To observe Women’s Equality Day (26 August), Quickbooks South Africa encourages women to be more involved in business and how they can significantly contribute to the economy.
According to reports from the World Bank, Africa is among one of the highest regions for female entrepreneurs in the world at 27 per cent, followed closely by Europe at 24 per cent, and Asia Pacific at 13 per cent. However, at the bottom of the continent, South African women remain in the minority for female business leaders. “Over half of the South African population is women, yet only 18.8 per cent of businesses are owned by women, unaligned with the global rates,” said Lucy Desai, a content writer for Quickbooks South Africa.
“Firstly, an exploration into women in business in Africa found that most women and young people in South Africa are unemployed and living in poverty, therefore some are compelled into choosing business as their career, forcing them to become self-employed in microenterprise projects such as chicken farming or sewing,” Desai explained what causes the gender gap.
“Secondly, research has found that women struggle to gain funding from banks for their business ideas, with the financing gap for women in Sub-Saharan Africa being more than billion,” she continued.
According to Desai, a huge number of South African women underestimate their abilities due to the way they’ve been socialised about attitudes to gender. “Through bias in education and societal expectations, women haven’t been raised to be leaders, are often perceived negatively when assertive, and have internalised low confidence and fear of failure. South Africa is home to the biggest gender gap in regard to favourable media coverage, which is highly influential over opinions and perceptions of entrepreneurship.”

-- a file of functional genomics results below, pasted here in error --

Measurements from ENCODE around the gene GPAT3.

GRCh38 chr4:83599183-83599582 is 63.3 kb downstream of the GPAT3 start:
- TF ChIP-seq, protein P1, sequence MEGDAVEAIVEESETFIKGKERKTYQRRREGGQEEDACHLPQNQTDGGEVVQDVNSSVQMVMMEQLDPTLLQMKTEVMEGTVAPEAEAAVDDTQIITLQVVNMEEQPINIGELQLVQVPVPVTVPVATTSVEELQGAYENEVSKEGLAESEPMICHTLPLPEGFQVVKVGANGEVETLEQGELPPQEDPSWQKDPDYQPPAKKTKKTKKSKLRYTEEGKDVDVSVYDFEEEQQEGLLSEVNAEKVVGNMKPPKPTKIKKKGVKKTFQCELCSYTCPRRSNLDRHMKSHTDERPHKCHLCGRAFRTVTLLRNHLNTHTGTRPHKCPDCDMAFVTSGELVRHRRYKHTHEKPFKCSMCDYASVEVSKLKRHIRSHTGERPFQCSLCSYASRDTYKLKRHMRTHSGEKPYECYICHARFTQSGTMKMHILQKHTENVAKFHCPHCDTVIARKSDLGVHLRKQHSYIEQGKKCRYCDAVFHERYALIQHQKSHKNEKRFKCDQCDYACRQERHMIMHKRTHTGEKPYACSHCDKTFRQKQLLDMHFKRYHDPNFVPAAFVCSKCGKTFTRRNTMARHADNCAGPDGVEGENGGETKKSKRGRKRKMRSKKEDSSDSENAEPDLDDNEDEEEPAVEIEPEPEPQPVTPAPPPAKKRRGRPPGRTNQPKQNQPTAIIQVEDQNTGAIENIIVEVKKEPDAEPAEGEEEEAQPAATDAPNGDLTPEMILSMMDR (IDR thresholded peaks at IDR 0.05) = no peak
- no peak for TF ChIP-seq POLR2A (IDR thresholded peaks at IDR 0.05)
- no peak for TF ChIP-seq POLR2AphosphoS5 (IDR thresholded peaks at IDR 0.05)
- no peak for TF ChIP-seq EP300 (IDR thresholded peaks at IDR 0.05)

Desai said when women are successful in business, it drives economic growth. A study by Development Economics forecasted that female-owned businesses in South Africa could help yield over R175 billion a year for the economy in 2022 while simultaneously providing 972 000 jobs. It’s becoming important for successful women to be able to tell their story to give budding entrepreneurs someone to look up to and aspire to be like, particularly in male-dominated sectors, through education reform. “Education reform has been effective in encouraging girls in UK schools to pursue STEM-related subjects, with A-level material including successful women in the industry, which was linked to 2019’s influx of female students. Is this something South Africa needs?”
Desai has provided initiatives that have been created to encourage female business owners and the economic advancement of women in developing countries.
- Deloitte Women’s Mentorship Programme helps women break down barriers by hosting events, attracting and retaining talented women, while providing a platform for likeminded women to connect and seek advice and further mentoring, the more women in business, the less discrimination.
- Similarly, the Isivande Women’s Fund (IWF) is a government fund aimed at driving women’s economic empowerment with finance, helping improve the success of a business, R400 million has been used to help women in business.
“In a challenging economic landscape, it’s important to help create jobs and support each other in our goals, striving for gender equality is an important stepping stone,” she concluded.